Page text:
Retail needs to see joined-up government thinking that understands you cannot increase costs from every angle all at once, says the BRC’s Helen Dickinson
Despite the infamous “F*** business” of Boris Johnson, he – and his then chancellor Rishi Sunak – listened carefully to the needs of the industry throughout the pandemic.
Johnson’s government implemented loan schemes, froze rates and acted on the intelligence retail leaders were providing.
Three years on, the situation could not be more different. From the apprenticeship levy to recycling schemes and business rates to net zero, the government shows little interest in using the scale and reach of retail to unlock investment in the things that matter.
This is a mistake. Retail is the ‘everywhere economy’, with a strong presence in every constituency in the country and a connection to every voter.
“Our future is inextricably linked to the health of the economy. Consumption accounts for around 60% of UK GDP and retail plays a major part in this”
Our industry represents around 3 million people – 2.7 million more if you include those in wholesale, transport, logistics, manufacturing and farming whose jobs are dependent on retail’s future.
Our future is inextricably linked to the health of the economy. Consumption accounts for around 60% of UK GDP and retail plays a major part in this.
Retailers also play a key role in keeping down inflation – one of the current prime minister’s five tests. And in driving forward productivity, delivering increases well above the national average.
We need the government to work with us to help take retail towards a better future – a net zero, digitally transformed industry providing higher-skilled, better-paid jobs and the best shopping experience for customers.
We see retail playing a greater part in re-energising our high streets, helping accelerate social mobility and economic growth in all corners of the country.
We want to be investing more in innovation, generating renewable energy, using green vehicles to help cut our carbon emissions and driving the circular economy.
But the relationship with government is broken – the process of policymaking has lost its way – and so this potential is being held back.
Our recent Manifesto for Retail outlines the potential, showing how retail, government and the public can benefit from a more coordinated approach to policy.
It is not enough to wait around for the next Budget, going through the motions of asking industry what it needs but failing to actually engage and collaborate with them.
We need a government that offers business leaders a seat at the table, engaging on key issues and understanding the commercial drivers of change from day one of any policy idea.
We need to tackle challenges together, supporting government with the wealth of experience that exists in every shop, warehouse and retail headquarters in the country.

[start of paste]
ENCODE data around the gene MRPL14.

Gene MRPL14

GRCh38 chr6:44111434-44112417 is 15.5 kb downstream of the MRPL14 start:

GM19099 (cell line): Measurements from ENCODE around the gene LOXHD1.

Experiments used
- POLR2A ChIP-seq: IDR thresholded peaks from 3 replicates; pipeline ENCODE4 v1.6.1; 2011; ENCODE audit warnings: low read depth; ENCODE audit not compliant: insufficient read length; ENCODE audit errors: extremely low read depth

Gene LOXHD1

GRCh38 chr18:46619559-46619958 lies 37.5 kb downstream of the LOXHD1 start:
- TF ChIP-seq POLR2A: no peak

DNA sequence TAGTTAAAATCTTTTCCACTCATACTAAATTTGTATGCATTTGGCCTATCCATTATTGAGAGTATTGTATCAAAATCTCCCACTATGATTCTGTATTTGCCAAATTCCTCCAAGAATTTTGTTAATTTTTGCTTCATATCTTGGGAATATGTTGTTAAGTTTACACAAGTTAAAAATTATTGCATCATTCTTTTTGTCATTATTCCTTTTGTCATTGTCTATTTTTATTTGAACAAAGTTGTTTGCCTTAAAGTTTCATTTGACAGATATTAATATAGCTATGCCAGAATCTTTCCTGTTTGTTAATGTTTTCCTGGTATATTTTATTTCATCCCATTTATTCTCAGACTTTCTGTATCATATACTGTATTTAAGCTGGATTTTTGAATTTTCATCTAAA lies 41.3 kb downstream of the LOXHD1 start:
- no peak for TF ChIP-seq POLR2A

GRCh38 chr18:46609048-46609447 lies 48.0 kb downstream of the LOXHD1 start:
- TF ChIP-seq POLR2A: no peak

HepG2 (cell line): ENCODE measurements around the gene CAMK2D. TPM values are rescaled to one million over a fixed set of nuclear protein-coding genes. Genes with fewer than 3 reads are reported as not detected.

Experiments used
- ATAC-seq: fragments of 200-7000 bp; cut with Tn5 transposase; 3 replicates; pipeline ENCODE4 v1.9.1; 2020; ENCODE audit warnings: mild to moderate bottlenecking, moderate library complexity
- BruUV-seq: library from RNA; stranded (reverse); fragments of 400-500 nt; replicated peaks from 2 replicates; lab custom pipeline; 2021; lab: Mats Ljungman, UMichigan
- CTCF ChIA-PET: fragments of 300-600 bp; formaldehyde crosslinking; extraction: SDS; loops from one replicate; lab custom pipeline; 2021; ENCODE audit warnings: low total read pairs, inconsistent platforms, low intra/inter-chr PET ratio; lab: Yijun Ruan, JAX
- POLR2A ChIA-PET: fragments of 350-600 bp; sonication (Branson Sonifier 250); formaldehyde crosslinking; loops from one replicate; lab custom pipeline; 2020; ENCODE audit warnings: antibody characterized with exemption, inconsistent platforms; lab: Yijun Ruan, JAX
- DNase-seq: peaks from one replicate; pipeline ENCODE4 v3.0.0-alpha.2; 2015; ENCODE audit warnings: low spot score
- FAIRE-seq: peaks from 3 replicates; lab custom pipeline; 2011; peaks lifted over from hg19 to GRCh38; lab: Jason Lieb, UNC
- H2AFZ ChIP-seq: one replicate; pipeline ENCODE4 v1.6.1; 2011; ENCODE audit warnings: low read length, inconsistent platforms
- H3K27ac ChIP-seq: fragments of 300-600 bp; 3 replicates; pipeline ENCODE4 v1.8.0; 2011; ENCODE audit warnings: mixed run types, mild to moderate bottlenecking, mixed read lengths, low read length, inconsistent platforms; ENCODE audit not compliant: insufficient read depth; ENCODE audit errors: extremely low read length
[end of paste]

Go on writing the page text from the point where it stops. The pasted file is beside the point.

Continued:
“We need a reset in the ways of working and a reset on many of the policies government proposes”
The industry stands ready to work with the next government in a different way – sharing data and best practice, and identifying areas where retail can really make a difference – to realise retail’s full potential to deliver for customers, colleagues and communities.
We need a reset in the ways of working and a reset on many of the policies government proposes.
We want to see recycling systems – whether for packaging, textiles or electronics – increase recycling levels and recycled content, and deliver better infrastructure for the country, rather than pumping billions of pounds of cost to retailers with none of the economic or societal benefits.
We want to see a tax and business rates system that responds to the shifting sands of the economy, supporting rather than shuttering shops and encouraging retail investment.
We want to see an apprenticeship and training system that unlocks the billions of pounds retailers are putting into their levy pots – increasing the amount of training delivered and supporting even greater productivity increases – rather than just another tax.
And, perhaps most of all, we need to see joined-up government thinking that understands you cannot increase costs from every angle all at once.
The cumulative burden of regulatory and tax costs remains the biggest challenge retailers face. At a time when the economy teeters on the edge of recession, it is madness to continue to pile on more and more pressures.
So the challenge for the next government – Labour, the Conservatives or anyone else – is to listen, engage, reset and drive outcome-based decision-making using the scale and reach of our great industry to drive positive change.
It’s time the everywhere economy was put to good use.
Helen Dickinson will be speaking at LIVE 2024: Retail Week x The Grocer on March 12-13.
LIVE 2024 is the annual event that brings the need-to-know stories across retail and FCMG to the stage. The heroes behind the headlines will share the latest industry ideas with leaders across all key sectors.
This year Retail Week has joined forces with The Grocer to allow colleagues, competitors and change-makers to meet in a space that stimulates conversation and builds networks.